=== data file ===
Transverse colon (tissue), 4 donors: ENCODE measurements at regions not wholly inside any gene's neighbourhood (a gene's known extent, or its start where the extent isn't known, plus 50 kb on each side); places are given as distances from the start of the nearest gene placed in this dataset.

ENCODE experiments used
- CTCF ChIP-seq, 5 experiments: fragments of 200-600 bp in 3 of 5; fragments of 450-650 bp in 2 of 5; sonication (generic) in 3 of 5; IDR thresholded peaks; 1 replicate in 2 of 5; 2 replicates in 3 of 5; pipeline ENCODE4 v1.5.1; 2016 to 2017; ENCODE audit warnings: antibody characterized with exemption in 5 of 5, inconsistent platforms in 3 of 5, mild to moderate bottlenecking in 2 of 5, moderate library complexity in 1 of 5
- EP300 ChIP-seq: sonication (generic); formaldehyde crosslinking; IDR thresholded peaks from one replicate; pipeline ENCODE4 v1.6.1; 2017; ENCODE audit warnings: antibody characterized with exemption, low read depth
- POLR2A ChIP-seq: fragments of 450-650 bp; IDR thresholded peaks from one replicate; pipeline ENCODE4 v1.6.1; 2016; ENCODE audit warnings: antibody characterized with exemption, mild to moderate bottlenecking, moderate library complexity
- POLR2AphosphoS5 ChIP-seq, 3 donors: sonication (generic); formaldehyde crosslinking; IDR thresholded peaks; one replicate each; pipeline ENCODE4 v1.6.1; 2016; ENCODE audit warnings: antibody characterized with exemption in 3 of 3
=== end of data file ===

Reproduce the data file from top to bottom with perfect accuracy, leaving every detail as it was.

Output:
Transverse colon (tissue), 4 donors: ENCODE measurements at regions not wholly inside any gene's neighbourhood (a gene's known extent, or its start where the extent isn't known, plus 50 kb on each side); places are given as distances from the start of the nearest gene placed in this dataset.

ENCODE experiments used
- CTCF ChIP-seq, 5 experiments: fragments of 200-600 bp in 3 of 5; fragments of 450-650 bp in 2 of 5; sonication (generic) in 3 of 5; IDR thresholded peaks; 1 replicate in 2 of 5; 2 replicates in 3 of 5; pipeline ENCODE4 v1.5.1; 2016 to 2017; ENCODE audit warnings: antibody characterized with exemption in 5 of 5, inconsistent platforms in 3 of 5, mild to moderate bottlenecking in 2 of 5, moderate library complexity in 1 of 5
- EP300 ChIP-seq: sonication (generic); formaldehyde crosslinking; IDR thresholded peaks from one replicate; pipeline ENCODE4 v1.6.1; 2017; ENCODE audit warnings: antibody characterized with exemption, low read depth
- POLR2A ChIP-seq: fragments of 450-650 bp; IDR thresholded peaks from one replicate; pipeline ENCODE4 v1.6.1; 2016; ENCODE audit warnings: antibody characterized with exemption, mild to moderate bottlenecking, moderate library complexity
- POLR2AphosphoS5 ChIP-seq, 3 donors: sonication (generic); formaldehyde crosslinking; IDR thresholded peaks; one replicate each; pipeline ENCODE4 v1.6.1; 2016; ENCODE audit warnings: antibody characterized with exemption in 3 of 3